Who are Self-Advocates?

Recently there was a “Proclamation for the Dignity and Rights of All Human Beings” circulated by Allies in Advocacy and Spokane County Parent Coalition.

I have real concerns about documents such as this, supposedly written by self-advocates.  Self-advocacy is important and empowering but not when it assumes to speak for all.  There are so many people with developmental and intellectual disabilities who cannot speak for themselves and who would not agree with or be capable of much of what is written in this document.  I would like to know how self-advocates address the issues of those unable to speak, unable to reason, unable to process thoughts in a coherent manner.  With self-advocacy even more of our vulnerable  loved ones are forgotten.- assuming the self-advocacy groups speak for all people who have developmental disabilities.

In addressing these groups I would be so glad to hear how they incorporate the needs, desires and choices of those less able.  How do they address choice? How do they address those who leave the choices to their guardians?  Just because a guardian is making a decision does not mean that they did not listen or take into account the needs and choices of the individual.

Yes, risk taking and the opportunity to fail are important to learning – but as a healthcare professional and guardian, I do believe that there is a fine line between allowing one to fail and allowing one to harm oneself in the process of risk taking.  Some people, regardless if you think they are capable of making sound decisions, are not able to do this and do need to have a guardian make decisions for them.  This in no way takes away any of the human dignity of the person who needs this support – rather it honors their abilities and inherent dignity.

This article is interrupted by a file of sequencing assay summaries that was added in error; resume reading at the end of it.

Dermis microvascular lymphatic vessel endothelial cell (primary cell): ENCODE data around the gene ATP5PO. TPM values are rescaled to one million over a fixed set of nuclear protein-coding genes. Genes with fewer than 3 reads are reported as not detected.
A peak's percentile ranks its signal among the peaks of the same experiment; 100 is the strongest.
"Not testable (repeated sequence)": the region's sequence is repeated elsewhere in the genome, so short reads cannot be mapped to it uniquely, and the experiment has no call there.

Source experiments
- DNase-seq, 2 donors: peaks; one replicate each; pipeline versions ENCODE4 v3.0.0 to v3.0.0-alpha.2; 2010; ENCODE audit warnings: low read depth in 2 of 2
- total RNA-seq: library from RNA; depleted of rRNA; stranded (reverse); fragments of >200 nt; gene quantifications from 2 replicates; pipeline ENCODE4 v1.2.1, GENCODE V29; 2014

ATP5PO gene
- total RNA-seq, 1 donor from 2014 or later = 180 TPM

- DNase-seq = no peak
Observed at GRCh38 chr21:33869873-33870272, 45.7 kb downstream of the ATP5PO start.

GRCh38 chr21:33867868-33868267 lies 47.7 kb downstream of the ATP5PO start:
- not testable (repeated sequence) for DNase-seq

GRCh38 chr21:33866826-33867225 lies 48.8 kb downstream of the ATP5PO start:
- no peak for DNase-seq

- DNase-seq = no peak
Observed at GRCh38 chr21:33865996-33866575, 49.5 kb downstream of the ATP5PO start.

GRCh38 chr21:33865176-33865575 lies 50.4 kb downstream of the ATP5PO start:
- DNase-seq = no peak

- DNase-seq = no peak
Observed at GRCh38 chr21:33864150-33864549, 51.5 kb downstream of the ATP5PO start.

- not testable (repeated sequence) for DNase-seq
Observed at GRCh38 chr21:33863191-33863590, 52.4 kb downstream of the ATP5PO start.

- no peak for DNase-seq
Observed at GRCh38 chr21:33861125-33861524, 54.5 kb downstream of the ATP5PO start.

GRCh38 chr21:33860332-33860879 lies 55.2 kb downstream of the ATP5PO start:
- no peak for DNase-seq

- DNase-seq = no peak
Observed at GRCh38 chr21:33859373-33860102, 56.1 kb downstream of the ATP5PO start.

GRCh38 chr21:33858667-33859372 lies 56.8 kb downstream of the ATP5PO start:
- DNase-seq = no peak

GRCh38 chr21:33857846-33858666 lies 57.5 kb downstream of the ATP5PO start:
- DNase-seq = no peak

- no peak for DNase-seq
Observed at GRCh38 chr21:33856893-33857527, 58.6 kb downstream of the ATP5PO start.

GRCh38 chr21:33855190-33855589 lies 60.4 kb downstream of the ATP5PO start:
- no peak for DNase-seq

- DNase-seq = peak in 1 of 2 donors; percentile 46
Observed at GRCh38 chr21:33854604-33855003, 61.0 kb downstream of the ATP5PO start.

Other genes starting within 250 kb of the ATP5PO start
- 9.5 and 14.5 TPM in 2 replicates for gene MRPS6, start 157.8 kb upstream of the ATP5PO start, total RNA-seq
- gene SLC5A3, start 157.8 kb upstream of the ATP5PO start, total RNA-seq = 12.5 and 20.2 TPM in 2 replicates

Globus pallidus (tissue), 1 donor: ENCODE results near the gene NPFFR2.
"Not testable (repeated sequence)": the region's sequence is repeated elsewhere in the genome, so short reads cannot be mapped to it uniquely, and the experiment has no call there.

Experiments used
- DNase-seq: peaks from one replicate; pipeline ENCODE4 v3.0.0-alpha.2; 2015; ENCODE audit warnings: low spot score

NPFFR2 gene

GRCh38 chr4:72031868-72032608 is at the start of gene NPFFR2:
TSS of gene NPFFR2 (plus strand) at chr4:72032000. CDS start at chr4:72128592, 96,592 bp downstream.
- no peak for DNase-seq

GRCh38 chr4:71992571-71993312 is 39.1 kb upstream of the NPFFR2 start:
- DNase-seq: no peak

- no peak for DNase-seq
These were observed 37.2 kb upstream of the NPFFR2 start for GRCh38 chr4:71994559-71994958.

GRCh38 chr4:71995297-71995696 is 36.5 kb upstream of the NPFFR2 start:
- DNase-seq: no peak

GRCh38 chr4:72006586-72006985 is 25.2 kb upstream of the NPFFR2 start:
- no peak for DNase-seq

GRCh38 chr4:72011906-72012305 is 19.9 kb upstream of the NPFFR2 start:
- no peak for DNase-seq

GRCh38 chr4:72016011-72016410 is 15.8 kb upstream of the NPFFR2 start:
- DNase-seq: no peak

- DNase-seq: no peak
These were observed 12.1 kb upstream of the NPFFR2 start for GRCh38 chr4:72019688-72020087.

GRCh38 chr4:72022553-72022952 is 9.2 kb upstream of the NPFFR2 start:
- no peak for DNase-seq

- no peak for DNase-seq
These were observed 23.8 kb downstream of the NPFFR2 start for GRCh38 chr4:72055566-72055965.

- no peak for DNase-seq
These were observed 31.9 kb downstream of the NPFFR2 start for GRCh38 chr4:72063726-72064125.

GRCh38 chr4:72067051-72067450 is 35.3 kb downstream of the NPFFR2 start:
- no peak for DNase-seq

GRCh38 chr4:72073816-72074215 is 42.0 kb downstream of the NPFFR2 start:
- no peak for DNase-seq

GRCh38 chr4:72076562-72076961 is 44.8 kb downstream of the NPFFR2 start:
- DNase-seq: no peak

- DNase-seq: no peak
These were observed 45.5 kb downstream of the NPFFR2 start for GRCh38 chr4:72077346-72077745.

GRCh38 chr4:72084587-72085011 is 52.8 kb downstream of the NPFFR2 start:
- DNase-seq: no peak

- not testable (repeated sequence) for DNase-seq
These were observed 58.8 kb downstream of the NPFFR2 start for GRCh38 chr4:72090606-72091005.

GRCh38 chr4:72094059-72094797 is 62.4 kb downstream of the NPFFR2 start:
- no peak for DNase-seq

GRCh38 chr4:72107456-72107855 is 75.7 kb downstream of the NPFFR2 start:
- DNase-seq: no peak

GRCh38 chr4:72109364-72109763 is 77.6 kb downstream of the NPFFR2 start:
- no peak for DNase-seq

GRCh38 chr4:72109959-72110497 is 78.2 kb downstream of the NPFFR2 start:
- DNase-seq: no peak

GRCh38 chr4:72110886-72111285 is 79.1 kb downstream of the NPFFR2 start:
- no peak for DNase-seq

Just as self-advocates do not want people making decisions for them, as a guardian I do not want self-advocates making decisions for my son.  My son would not agree with many of the statements in the proclamation and would not understand 99% of what it even says.  In complaining about decisions being made for them and how they don’t like things, they make decisions and discriminate against those who are more vulnerable, those who cannot speak for themselves.  This seems a little hypocritical to me.

Self-advocates say they do not want to be labeled and do not want to be called special, do not want to be perceived as needing anything more than anyone else.  I’m curious though, in this line of thinking, without having adaptations and specialized equipment and supports, how would they be able to involved in the community as much as they are?  It can’t be both ways.  Many people with developmental and intellectual disabilities do need “special” treatments, equipment, supports and adaptations to participate in community life and to have a good quality of life.  Why would self-advocates deny this?  I am so grateful and appreciative of the special attention and supports my son receives.  These have enabled him to live a well-adjusted life and be happy.

Advocacy does not mean playing the victim and telling others that you deserve something.  Advocacy is not complaining about the good that others may receive.  Advocacy is not pitting one vulnerable group against another.  Advocacy is not placing blame on other populations.  Advocacy is not self-centered.

Advocacy is working in a collaborative efforts to make things better for all – looking at innovative and constructive systems and methods and being appreciative and thankful for supports.  I do not see this happening in the self-advocacy movement  – if it is, please let me know.

 

 

 

 

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